One thing I have been slightly taken aback at since I've taken on this role is how adversarial it can get in conversation between various stakeholders about airspace usage, and whether it's fit for purpose. I know that I'm trying very hard from the meetings that I attend, be it at the Regional Airspace User Working Groups, or the LAITs or whatever opportunity, we have to engage with all stakeholders, to encourage them to understand each other's wants and needs, and to just have grown up conversations, and to try and build trust, really, and also to make sure that any underrepresented stakeholders, that their voice and their wants and needs are also accommodated. It's quite hard to quantify and demonstrate the outcome of that work. But that's certainly a big part of what I've been doing over the last 12 months.Nikki Deeley:
It's probably worth adding when we talk about having grown up conversations. And one thing that's really aided our ability to do this is our new Analyzer tool. And it is really adding credibility to the conversations we're having and demonstrate to them, you know, we're taking this seriously, we want to understand how the views that we're hearing are corroborated by the data that we're seeing and whether we can then take that information, that insight and challenge back to the airports that might say that they need this airspace or the military so that they're using this airspace, we can say, Well, look, we have this tool, what we're looking at shows that perhaps you don't need it, or you don't need it at those times. Let's have a conversation about that. So our tool is enabling those grown up conversations that Emma talked about.Emma Simpson:
Yeah, absolutely. But we're also very aware of the limitations of the tool in that if any aircraft is not electronic conspicuity equipped, then we're not going to see them. But what that absolutely does, as Nikki said, was to allow us a really strong starter for 10 in any conversations, and we take it from there. And actually one thing I have encountered is that everybody's really willing to listen and work with us to make airspace fit for purpose, especially if the CAA are able to provide some of the resource to make that happen.Alex Coleman:
How about internally, for the, more or less, the first sort of time the CAA is going to be put in position where they'll have to be marking their own homework, as some people refer to as you're gonna have to make some decisions about those amends, so you're gonna propose it and approve it, hopefully, surely, that must have been quite a difficult line to tread.Nikki Deeley:
Absolutely. And it's a line we want to make sure we tread carefully. So we the Airspace Classification team are a sponsor of any changes to airspace classification. So when we've identified a volume of airspace that we believe needs to be amended, we need to go through a set process set out in CAP1991, where we examine the options for change, we examine the impacts, pros and cons of those options. We look at the environmental assessment, safety assessment, operational impact assessment, we gather all of this data together, we then have to consult on that information. And our preferred proposal. Insight from that consultation then forms our final submission, we then submit that to our Airspace Regulation team. Yes, they are a team within the CAA. But we're working very carefully, and we set up our own memorandum of understanding with them, to ensure that that relationship with them, when they come to review our submission, it comes in the appropriate manner, but we're keeping that relationship appropriate and transparent. So any formal conversations that we have with them, we'll make sure we keep a record of those. But it has taken time. First, because the Airspace Regulation team are used to working with CAP 1616, that is their life, they've now got a new process, which they need to make a decision on. And they've needed to learn that process and understand how our process differs from the one that they're used to. So there's been some time taken to kind of bring them on that journey, probably a long winded way of saying that we've worked hard to ensure that we have an appropriate relationship with our regulator and bring them on that journey. And it has taken time. But we think we're in a better place for it.Emma Simpson:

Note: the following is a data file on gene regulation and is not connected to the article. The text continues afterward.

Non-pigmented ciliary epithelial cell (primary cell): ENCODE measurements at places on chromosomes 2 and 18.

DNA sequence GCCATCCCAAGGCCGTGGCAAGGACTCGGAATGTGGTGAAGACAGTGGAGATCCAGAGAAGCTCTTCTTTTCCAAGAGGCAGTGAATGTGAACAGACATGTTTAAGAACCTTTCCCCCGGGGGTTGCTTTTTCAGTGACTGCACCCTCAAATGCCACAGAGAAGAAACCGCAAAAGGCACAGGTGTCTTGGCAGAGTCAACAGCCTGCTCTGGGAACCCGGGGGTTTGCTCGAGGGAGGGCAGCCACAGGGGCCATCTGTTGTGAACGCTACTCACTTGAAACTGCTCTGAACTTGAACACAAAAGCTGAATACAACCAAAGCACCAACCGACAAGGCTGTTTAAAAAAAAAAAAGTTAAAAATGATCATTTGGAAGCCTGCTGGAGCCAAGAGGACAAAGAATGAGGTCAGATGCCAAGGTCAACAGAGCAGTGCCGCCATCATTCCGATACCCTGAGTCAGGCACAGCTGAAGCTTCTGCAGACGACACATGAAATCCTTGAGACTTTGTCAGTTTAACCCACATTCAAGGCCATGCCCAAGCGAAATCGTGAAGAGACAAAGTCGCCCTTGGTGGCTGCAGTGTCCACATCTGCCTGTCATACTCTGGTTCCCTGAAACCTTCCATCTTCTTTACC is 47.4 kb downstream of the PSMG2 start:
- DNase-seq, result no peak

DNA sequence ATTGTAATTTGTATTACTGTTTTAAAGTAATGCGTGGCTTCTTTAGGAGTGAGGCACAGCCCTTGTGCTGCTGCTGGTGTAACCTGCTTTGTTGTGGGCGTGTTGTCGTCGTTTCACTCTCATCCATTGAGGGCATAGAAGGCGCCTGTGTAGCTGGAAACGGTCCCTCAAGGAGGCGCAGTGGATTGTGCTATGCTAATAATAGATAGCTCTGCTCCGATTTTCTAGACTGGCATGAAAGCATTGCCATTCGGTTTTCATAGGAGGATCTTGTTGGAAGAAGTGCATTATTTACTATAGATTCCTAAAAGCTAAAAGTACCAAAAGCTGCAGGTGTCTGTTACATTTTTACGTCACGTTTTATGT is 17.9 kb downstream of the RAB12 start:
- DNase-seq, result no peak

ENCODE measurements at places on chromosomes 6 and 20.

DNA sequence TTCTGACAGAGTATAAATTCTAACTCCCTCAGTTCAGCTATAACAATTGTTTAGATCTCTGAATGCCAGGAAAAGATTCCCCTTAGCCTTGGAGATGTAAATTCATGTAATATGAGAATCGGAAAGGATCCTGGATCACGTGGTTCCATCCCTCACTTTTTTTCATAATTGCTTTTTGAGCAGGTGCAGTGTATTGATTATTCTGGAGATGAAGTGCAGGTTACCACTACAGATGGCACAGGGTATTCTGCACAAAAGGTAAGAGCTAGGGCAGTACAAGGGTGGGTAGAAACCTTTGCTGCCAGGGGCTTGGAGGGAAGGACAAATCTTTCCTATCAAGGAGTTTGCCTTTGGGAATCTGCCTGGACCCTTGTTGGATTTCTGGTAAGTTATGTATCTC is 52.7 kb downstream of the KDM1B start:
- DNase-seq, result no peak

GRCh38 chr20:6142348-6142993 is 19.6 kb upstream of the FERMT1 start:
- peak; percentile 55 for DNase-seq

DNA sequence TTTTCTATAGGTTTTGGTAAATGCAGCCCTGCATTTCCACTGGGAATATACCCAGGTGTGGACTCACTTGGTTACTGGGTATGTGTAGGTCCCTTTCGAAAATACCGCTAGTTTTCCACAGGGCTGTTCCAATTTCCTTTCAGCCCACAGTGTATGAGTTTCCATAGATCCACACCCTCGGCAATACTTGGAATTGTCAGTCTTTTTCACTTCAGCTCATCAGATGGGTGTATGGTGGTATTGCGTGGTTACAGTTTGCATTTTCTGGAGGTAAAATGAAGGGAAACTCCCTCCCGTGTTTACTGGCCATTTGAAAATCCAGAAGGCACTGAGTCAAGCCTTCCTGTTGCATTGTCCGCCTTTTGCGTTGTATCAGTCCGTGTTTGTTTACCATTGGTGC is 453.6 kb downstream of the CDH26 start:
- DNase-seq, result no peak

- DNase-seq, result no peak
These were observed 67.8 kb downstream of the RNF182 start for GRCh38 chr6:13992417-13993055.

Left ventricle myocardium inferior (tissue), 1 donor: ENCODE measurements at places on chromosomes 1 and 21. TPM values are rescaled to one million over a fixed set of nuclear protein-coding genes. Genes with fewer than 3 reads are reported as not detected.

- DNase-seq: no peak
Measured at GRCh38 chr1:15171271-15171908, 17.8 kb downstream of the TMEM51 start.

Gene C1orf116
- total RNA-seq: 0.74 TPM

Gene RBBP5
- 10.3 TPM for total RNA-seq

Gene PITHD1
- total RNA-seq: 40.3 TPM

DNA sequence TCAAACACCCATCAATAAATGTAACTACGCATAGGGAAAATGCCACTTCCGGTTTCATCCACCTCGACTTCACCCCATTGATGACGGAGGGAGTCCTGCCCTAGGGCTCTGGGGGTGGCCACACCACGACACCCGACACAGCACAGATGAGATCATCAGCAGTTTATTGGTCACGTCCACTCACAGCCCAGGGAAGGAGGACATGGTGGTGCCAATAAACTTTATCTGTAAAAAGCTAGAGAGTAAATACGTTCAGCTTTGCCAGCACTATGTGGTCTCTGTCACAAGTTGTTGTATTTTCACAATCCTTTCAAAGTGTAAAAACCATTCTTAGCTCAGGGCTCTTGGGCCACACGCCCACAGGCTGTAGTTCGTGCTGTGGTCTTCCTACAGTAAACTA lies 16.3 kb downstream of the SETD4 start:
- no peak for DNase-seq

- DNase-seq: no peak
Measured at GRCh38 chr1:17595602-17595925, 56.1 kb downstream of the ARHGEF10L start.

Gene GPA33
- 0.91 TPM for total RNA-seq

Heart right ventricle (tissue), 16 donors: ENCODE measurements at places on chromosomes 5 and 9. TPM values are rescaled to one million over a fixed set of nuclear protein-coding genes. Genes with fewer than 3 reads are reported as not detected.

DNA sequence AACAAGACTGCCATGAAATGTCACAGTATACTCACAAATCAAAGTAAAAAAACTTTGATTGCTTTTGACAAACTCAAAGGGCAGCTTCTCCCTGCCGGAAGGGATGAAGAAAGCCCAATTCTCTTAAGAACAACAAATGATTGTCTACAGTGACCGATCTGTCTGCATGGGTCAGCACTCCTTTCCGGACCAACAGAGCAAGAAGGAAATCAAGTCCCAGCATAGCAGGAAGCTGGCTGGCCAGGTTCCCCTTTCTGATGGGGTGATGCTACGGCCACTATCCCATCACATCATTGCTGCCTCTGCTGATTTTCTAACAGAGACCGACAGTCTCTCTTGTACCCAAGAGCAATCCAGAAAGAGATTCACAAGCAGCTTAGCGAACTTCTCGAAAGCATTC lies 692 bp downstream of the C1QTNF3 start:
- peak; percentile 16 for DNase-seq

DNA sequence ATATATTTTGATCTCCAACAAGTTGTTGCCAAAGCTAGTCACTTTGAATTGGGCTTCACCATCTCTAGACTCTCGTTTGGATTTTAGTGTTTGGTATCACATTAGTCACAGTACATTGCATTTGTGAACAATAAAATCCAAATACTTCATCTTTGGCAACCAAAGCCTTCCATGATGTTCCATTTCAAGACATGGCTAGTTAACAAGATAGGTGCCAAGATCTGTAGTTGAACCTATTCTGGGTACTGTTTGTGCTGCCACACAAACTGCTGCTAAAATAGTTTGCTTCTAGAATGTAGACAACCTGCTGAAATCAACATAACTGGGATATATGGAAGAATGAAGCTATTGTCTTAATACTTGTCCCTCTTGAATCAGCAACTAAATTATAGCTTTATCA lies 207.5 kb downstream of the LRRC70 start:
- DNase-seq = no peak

For me, it's just been really clear that anybody involved internally is just so keen to do the right thing, and for it to be documented. But meanwhile, we're conducting the review. And we're pushing on with the process. So lots of work going on in the background. But again, it's all from a very good place of making sure that we tread the line in an appropriate way.Alex Coleman:
Thank you. I just one more question from before we move on to your plans for the future and where you're going to begin looking next. It seems to me that the process has evolved changed a bit over the past year, and you've gone above and beyond just identifying things that you can amend through the amend process. Just wondering if you can give a little bit more detail as to what other things you've done and how the process has changed throughout the year.Emma Simpson: